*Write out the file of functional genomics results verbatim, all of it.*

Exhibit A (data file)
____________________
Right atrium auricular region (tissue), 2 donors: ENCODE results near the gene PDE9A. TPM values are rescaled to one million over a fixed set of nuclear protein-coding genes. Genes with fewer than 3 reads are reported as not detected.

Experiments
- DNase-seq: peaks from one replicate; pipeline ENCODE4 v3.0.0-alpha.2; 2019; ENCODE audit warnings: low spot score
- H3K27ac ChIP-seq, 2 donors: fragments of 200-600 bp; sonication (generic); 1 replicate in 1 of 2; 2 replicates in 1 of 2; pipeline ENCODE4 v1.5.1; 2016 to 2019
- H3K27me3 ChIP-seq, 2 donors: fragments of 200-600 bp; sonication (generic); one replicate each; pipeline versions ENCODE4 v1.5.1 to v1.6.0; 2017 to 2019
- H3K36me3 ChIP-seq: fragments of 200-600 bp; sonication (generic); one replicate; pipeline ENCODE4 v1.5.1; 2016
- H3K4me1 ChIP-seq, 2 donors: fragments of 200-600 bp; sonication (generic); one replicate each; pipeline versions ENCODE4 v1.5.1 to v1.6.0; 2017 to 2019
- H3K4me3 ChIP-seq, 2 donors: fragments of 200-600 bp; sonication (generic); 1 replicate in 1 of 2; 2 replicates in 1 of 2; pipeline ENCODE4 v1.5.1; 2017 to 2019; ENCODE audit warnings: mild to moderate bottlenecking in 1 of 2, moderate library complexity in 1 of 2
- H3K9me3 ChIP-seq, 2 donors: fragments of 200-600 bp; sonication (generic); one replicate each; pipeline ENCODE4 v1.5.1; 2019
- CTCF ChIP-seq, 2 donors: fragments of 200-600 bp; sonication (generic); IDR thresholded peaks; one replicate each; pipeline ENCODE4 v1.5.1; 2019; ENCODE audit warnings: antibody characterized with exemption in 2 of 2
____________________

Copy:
Right atrium auricular region (tissue), 2 donors: ENCODE results near the gene PDE9A. TPM values are rescaled to one million over a fixed set of nuclear protein-coding genes. Genes with fewer than 3 reads are reported as not detected.

Experiments
- DNase-seq: peaks from one replicate; pipeline ENCODE4 v3.0.0-alpha.2; 2019; ENCODE audit warnings: low spot score
- H3K27ac ChIP-seq, 2 donors: fragments of 200-600 bp; sonication (generic); 1 replicate in 1 of 2; 2 replicates in 1 of 2; pipeline ENCODE4 v1.5.1; 2016 to 2019
- H3K27me3 ChIP-seq, 2 donors: fragments of 200-600 bp; sonication (generic); one replicate each; pipeline versions ENCODE4 v1.5.1 to v1.6.0; 2017 to 2019
- H3K36me3 ChIP-seq: fragments of 200-600 bp; sonication (generic); one replicate; pipeline ENCODE4 v1.5.1; 2016
- H3K4me1 ChIP-seq, 2 donors: fragments of 200-600 bp; sonication (generic); one replicate each; pipeline versions ENCODE4 v1.5.1 to v1.6.0; 2017 to 2019
- H3K4me3 ChIP-seq, 2 donors: fragments of 200-600 bp; sonication (generic); 1 replicate in 1 of 2; 2 replicates in 1 of 2; pipeline ENCODE4 v1.5.1; 2017 to 2019; ENCODE audit warnings: mild to moderate bottlenecking in 1 of 2, moderate library complexity in 1 of 2
- H3K9me3 ChIP-seq, 2 donors: fragments of 200-600 bp; sonication (generic); one replicate each; pipeline ENCODE4 v1.5.1; 2019
- CTCF ChIP-seq, 2 donors: fragments of 200-600 bp; sonication (generic); IDR thresholded peaks; one replicate each; pipeline ENCODE4 v1.5.1; 2019; ENCODE audit warnings: antibody characterized with exemption in 2 of 2